The US Commodity Futures Trading Commission (CFTC). which oversees exchanges that offer trading futures contracts and swaps, places limits on the number of contracts a trader can own or trade at one time. Speculative position limits are established to ensure that no individual trader, firm, or group of traders can exert outsized or unfair influence on markets.
That influence can involve creating greater volatility or pushing prices in a particular direction. Without position limits, a trader could potentially harm a company by using options to drive down the share price or manipulate commodity prices by accumulating futures contracts.
In practice, these speculative position limits rarely affect individual traders, because they are so high. They are mainly to protect individual traders by preventing large institutions or groups from manipulating prices or preventing timely fulfillment of orders.
On Nadex, the position limit applies to the aggregate total on a single contract of the asset class. For binary options that are based on an underlying futures contract, the position limit is 2500. For binary options based on forex, there are no position limits.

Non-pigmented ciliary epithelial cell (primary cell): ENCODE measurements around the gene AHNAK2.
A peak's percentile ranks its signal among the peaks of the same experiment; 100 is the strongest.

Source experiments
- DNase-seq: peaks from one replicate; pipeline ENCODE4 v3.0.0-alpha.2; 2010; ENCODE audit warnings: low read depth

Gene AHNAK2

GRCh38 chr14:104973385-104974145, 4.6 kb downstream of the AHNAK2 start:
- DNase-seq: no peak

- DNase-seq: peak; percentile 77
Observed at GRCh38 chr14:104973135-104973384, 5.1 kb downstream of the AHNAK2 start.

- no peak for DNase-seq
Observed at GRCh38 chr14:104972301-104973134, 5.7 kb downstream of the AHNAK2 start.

For Nadex spreads, the position limits are larger and vary depending on the specific underlying futures contract. Nadex spread contracts based on forex do not have position limits.
For example, the Nadex US 500 binary contract, which is based on the CME E-mini S&P 500 futures, has a position limit of 2500 contracts. This means that if you add up the total number of long and short open positions plus all working orders (not including offsetting positions), that number cannot be greater than 2500 contracts. All US500 binary options of any strike and any duration are included in the aggregate calculation.
You can see the specific position limits of each contract listed here.